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Backward Compatibility: Thoughts on Advanced Custom Fields Pro


ACF-backward-compatibility

Advanced Custom Fields just released their Pro version to Developers

I received an email tonight from the developer(s) of Advanced Custom Fields Pro. If you’ve never heard of Advanced Custom Fields (and the new Pro version), it’s a powerful solution for custom fields and edit screens.

In other words, when you want to collect some extra data in WordPress – on your posts or with Custom Post Types – ACF has often been one of the go-to solutions for developers and end users alike.

In fact, outside of Gravity Forms and Yoast’s SEO plugin, I’m not sure I’ve heard of another plugin recommended to everyone as often.

Understanding Backward Compatibility

I am not one of the folks that recommend it. I stopped using it over a year ago.

But this isn’t exactly a post explaining why I don’t recommend it, or why I don’t think this new Pro version is a great idea.

It’s a post about backwards compatibility.

As you know, I don’t write a lot of negative posts – but I hope this post is actually educational for others building commercial plugins, because it’s always better to learn from the mistakes of others rather than making them on your own.

And in the case of ACF, I feel like they’ve made two common mistakes related to backward compatibility that we could all learn from.

To be clear – the entire notion of backward compatibility is one strongly held and embraced by the WordPress project. In fact, when developers used to working with other platforms first look at the code, they often complain about certain parts of the WordPress core.

But they do so from a perspective that doesn’t embrace backward compatibility and the value we have not only for making sure WordPress is easy to use, but also that older code won’t break when WordPress is updated.

Mistake One: Changing Database Schemas

A couple of years ago I was the architect on a large WordPress-based product platform that produced mobile applications. We used ACF heavily to enhance over 20 custom post types.

Every customer would get their own site spun up in a multisite environment, and we’d clone a “template” site, so that each customer got an entire solution – a custom theme, a ton of post types, lots of ACF customizations, and some Gravity Forms.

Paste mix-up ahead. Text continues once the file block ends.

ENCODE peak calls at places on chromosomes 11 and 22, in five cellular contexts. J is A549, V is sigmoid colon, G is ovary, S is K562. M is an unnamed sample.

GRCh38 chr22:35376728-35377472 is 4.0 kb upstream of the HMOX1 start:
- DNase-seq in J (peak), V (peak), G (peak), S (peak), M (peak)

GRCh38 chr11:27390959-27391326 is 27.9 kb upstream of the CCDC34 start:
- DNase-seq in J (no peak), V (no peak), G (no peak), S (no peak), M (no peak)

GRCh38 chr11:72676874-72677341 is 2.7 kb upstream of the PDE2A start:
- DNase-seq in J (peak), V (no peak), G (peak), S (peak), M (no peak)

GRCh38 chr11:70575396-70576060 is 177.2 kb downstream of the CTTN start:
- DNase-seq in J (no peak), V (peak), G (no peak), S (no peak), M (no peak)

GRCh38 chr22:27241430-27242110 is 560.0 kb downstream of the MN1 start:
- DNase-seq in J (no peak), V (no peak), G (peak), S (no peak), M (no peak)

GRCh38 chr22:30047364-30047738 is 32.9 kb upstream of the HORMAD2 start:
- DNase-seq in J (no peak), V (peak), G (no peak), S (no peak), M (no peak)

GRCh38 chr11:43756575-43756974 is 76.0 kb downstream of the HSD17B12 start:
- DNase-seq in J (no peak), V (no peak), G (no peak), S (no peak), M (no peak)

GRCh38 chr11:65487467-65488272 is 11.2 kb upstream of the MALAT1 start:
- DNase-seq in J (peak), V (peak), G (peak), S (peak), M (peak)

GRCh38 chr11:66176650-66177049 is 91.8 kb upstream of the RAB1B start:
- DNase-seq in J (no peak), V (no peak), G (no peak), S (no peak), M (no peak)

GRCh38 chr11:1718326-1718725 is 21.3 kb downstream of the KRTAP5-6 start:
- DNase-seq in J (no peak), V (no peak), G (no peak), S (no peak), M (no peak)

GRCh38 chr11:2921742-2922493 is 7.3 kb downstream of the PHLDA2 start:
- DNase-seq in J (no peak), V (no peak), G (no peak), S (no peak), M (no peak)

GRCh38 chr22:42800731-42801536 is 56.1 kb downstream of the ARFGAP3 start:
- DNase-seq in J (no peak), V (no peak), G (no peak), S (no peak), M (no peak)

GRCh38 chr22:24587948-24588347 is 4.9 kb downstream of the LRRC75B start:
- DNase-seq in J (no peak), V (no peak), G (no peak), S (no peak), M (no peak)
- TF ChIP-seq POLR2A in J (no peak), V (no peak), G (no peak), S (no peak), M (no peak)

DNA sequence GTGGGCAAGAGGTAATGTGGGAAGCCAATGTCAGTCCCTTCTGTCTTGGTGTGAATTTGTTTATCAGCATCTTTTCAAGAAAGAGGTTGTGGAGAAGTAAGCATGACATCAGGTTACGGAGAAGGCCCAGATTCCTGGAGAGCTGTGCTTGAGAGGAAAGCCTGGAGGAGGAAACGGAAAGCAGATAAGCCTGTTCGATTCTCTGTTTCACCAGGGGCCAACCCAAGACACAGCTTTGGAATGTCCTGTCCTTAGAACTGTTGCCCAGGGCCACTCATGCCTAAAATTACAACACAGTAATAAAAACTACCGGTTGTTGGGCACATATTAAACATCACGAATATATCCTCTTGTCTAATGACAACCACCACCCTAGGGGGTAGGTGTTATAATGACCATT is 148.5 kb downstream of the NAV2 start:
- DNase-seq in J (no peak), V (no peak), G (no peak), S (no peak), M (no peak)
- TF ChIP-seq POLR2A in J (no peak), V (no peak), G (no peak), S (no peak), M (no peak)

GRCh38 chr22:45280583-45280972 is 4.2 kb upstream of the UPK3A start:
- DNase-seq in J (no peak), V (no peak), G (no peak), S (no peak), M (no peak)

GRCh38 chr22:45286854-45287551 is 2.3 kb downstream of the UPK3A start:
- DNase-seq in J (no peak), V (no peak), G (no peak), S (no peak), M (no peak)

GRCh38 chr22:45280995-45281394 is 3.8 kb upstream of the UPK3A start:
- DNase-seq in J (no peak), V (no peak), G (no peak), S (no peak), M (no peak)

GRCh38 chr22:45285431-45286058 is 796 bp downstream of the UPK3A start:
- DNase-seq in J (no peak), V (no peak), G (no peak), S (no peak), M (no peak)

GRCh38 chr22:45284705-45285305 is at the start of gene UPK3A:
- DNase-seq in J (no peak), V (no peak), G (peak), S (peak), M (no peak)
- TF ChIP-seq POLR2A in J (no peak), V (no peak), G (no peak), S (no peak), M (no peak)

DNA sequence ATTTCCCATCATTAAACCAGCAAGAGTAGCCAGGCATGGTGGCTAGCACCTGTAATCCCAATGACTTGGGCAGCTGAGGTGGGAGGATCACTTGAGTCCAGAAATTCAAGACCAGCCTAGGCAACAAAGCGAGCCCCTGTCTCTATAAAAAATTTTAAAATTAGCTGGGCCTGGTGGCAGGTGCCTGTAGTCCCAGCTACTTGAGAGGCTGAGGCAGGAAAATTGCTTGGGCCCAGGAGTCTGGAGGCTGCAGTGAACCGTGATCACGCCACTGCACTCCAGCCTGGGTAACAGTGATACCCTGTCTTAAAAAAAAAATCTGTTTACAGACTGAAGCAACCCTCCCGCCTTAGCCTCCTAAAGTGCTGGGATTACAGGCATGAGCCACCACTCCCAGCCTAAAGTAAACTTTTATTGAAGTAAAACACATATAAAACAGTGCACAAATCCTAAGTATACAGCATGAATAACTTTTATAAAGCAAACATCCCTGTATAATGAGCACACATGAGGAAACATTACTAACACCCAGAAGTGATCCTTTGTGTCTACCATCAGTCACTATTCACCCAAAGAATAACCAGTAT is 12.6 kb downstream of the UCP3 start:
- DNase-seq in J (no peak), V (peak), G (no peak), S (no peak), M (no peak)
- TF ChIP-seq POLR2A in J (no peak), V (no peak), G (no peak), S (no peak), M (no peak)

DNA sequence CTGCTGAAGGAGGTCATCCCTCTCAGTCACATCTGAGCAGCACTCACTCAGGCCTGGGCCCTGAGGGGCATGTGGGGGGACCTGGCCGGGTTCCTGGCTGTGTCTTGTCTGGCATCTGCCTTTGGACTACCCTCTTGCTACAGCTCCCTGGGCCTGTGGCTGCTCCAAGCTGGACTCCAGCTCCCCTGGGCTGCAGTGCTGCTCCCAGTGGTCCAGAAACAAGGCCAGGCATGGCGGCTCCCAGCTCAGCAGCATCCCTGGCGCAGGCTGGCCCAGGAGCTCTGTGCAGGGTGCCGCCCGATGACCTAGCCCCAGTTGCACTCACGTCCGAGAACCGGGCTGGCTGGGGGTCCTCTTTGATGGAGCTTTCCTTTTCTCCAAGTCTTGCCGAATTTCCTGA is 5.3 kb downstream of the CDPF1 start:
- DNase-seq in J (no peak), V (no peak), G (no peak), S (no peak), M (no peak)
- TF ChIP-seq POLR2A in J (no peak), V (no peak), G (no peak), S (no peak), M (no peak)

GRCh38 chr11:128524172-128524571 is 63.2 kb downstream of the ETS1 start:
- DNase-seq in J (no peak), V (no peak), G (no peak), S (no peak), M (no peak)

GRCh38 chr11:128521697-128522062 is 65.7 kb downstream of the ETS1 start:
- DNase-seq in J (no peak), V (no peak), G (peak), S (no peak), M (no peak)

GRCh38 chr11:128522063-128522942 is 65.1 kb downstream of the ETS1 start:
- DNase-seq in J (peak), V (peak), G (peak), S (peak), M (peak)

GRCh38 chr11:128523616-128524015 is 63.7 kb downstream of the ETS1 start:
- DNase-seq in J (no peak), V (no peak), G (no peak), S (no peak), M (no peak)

It was a powerful solution but what made it really powerful was a custom plugin we created that would pull data from the ACF tables in the database, along with pulling data from the regular WP database, and save it all, in a JSON format, to a physical file on the server.

It made our server-based solution very scalable as it removed database access completely.

But twice during the project we had to re-do our custom plugin, because the scheme (the layout and structure) of the ACF tables changed.

Every time a database changes its structure, a lot of code has to be re-written. It’s the results of breaking changes.

Code that worked on one day no longer worked the next.

Mistake Two: Changing Business Models

With version 5, ACF has fundamentally changed its business model.

They used to give the plugin away for free and charge only for extensions that offered some extra, specialized features. Now, they’ve killed that model.

Instead, the new version, ACF Pro, supports all the extensions in a single new solution. That’s great. Charge for a version that has added features – no problem.

But wait, it’s not backward compatible.

Because ACF 5.0 (non-Pro) doesn’t support the old model of added extensions. It means you need to upgrade to the Pro version. So version 4 users that had paid for an extension now need to use the ACF Pro, not the ACF 5 version.

The issue isn’t about pricing though. It’s about the fact that the ACF 4 upgrade to ACF 5 breaks things. Old features that had worked (extension-based), will no longer work. You’ll be notified that you need to install a new product (Pro) in order for your site to keep working.

Again, code that worked on one day no longer works after you upgrade.

Note: The developer is giving away a Pro version to each person who bought an extension

You might think I’m making a big deal about nothing, since the email I received is offering me a free version of Pro. That’s great. But it doesn’t solve any problems for me.

Because my problems would be related to the X number of client sites I’d have to update – including clients I don’t have a long-term relationship with – just so they don’t think that the code I wrote was bad.

See the developer solved a developer issue. But backward compatibility is a value not just for developers. It’s a value for end users.

And in this case, it’s the end user that will end up with the message saying their site no longer works.

Developers – pay attention to backward compatibility

Like I said, I don’t have this problem. I stopped using ACF a while ago because the first mistake cost me too much time and energy. But this second mistake could have cost me some brand equity.

But like I said, every developer can learn from these dynamics and think about backward compatibility much more. We can make sure that we don’t create “breaking changes” – whether it’s in the code itself or in the business model.

It also means that if you’re not great at thinking about your business model, you should get some help. Products are hard and mistakes like these can be costly.

If you want help on your product, thinking through your roadmap, pricing, go-to-market strategy or more, you know where to find me.

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